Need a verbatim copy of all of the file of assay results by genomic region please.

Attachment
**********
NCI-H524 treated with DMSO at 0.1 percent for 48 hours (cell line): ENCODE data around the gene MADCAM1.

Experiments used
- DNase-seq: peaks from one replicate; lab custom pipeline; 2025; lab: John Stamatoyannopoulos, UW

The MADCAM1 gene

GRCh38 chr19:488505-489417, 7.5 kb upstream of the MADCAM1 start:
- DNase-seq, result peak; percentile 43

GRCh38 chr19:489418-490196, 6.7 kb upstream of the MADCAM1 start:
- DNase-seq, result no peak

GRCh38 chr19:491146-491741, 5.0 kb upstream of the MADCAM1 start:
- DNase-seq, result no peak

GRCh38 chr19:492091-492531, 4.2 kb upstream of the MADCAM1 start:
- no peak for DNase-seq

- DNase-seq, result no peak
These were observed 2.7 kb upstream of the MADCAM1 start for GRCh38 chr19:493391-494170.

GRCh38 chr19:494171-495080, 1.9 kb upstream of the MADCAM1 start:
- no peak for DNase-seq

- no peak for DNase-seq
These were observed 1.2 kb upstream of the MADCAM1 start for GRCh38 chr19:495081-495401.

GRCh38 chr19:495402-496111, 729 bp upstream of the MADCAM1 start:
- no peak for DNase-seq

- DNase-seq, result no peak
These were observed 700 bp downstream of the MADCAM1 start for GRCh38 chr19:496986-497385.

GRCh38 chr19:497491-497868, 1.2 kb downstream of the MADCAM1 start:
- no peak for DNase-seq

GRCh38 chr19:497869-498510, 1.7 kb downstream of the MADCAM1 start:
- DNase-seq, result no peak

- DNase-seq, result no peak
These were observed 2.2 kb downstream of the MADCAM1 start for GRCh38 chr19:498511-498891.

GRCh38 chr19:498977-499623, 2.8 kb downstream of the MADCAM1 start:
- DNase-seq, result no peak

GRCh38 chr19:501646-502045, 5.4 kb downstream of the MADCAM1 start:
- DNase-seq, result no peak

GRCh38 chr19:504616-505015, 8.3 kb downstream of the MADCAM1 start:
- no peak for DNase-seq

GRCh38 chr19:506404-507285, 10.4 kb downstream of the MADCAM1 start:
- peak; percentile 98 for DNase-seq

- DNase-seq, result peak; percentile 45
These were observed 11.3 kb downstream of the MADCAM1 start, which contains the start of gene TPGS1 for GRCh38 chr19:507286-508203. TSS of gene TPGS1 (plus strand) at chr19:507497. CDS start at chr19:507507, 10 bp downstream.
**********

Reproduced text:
NCI-H524 treated with DMSO at 0.1 percent for 48 hours (cell line): ENCODE data around the gene MADCAM1.

Experiments used
- DNase-seq: peaks from one replicate; lab custom pipeline; 2025; lab: John Stamatoyannopoulos, UW

The MADCAM1 gene

GRCh38 chr19:488505-489417, 7.5 kb upstream of the MADCAM1 start:
- DNase-seq, result peak; percentile 43

GRCh38 chr19:489418-490196, 6.7 kb upstream of the MADCAM1 start:
- DNase-seq, result no peak

GRCh38 chr19:491146-491741, 5.0 kb upstream of the MADCAM1 start:
- DNase-seq, result no peak

GRCh38 chr19:492091-492531, 4.2 kb upstream of the MADCAM1 start:
- no peak for DNase-seq

- DNase-seq, result no peak
These were observed 2.7 kb upstream of the MADCAM1 start for GRCh38 chr19:493391-494170.

GRCh38 chr19:494171-495080, 1.9 kb upstream of the MADCAM1 start:
- no peak for DNase-seq

- no peak for DNase-seq
These were observed 1.2 kb upstream of the MADCAM1 start for GRCh38 chr19:495081-495401.

GRCh38 chr19:495402-496111, 729 bp upstream of the MADCAM1 start:
- no peak for DNase-seq

- DNase-seq, result no peak
These were observed 700 bp downstream of the MADCAM1 start for GRCh38 chr19:496986-497385.

GRCh38 chr19:497491-497868, 1.2 kb downstream of the MADCAM1 start:
- no peak for DNase-seq

GRCh38 chr19:497869-498510, 1.7 kb downstream of the MADCAM1 start:
- DNase-seq, result no peak

- DNase-seq, result no peak
These were observed 2.2 kb downstream of the MADCAM1 start for GRCh38 chr19:498511-498891.

GRCh38 chr19:498977-499623, 2.8 kb downstream of the MADCAM1 start:
- DNase-seq, result no peak

GRCh38 chr19:501646-502045, 5.4 kb downstream of the MADCAM1 start:
- DNase-seq, result no peak

GRCh38 chr19:504616-505015, 8.3 kb downstream of the MADCAM1 start:
- no peak for DNase-seq

GRCh38 chr19:506404-507285, 10.4 kb downstream of the MADCAM1 start:
- peak; percentile 98 for DNase-seq

- DNase-seq, result peak; percentile 45
These were observed 11.3 kb downstream of the MADCAM1 start, which contains the start of gene TPGS1 for GRCh38 chr19:507286-508203. TSS of gene TPGS1 (plus strand) at chr19:507497. CDS start at chr19:507507, 10 bp downstream.